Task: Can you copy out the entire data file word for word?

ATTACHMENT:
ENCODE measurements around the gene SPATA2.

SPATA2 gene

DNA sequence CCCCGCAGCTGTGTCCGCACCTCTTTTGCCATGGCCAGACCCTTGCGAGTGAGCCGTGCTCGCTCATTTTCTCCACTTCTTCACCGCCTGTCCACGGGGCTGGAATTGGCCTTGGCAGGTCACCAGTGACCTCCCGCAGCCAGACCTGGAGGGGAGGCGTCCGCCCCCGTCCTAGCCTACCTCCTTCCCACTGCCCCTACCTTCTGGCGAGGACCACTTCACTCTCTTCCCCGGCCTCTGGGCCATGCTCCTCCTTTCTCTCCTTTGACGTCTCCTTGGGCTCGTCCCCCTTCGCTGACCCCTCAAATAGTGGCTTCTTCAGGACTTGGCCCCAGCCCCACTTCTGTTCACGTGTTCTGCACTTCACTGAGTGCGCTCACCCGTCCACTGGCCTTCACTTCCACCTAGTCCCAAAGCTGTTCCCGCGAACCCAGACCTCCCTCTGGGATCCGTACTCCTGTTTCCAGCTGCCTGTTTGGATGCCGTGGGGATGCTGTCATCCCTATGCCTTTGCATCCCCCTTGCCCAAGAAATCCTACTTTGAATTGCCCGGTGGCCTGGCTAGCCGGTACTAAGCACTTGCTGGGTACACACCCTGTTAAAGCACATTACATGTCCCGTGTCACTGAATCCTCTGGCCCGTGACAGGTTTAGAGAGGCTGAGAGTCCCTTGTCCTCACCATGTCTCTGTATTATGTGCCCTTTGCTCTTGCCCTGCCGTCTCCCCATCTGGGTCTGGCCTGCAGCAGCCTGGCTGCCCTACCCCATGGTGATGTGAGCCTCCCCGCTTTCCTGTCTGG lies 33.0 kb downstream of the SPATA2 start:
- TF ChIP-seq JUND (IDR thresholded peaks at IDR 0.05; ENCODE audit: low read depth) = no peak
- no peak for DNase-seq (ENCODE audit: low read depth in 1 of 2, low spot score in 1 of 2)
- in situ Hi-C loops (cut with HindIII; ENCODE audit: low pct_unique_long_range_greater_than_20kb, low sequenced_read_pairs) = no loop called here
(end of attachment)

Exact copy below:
ENCODE measurements around the gene SPATA2.

SPATA2 gene

DNA sequence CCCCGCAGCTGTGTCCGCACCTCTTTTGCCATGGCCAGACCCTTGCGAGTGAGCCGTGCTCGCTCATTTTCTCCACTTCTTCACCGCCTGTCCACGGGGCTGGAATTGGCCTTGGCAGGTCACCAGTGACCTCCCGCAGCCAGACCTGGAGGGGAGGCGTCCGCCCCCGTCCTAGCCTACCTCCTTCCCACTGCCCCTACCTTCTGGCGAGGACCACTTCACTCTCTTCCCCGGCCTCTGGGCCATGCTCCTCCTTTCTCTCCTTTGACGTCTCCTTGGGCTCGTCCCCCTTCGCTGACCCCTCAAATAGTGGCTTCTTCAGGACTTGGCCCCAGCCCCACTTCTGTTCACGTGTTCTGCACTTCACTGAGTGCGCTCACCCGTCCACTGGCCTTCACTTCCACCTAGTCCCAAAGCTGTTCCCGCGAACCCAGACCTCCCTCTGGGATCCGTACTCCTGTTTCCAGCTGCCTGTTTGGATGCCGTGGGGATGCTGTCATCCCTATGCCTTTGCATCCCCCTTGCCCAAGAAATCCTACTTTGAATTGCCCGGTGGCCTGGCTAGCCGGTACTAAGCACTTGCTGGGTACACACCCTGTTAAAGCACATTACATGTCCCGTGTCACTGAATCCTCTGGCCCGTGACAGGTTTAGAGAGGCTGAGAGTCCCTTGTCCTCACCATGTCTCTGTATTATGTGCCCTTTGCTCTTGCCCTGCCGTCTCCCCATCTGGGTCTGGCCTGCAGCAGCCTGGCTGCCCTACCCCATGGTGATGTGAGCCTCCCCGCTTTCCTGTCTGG lies 33.0 kb downstream of the SPATA2 start:
- TF ChIP-seq JUND (IDR thresholded peaks at IDR 0.05; ENCODE audit: low read depth) = no peak
- no peak for DNase-seq (ENCODE audit: low read depth in 1 of 2, low spot score in 1 of 2)
- in situ Hi-C loops (cut with HindIII; ENCODE audit: low pct_unique_long_range_greater_than_20kb, low sequenced_read_pairs) = no loop called here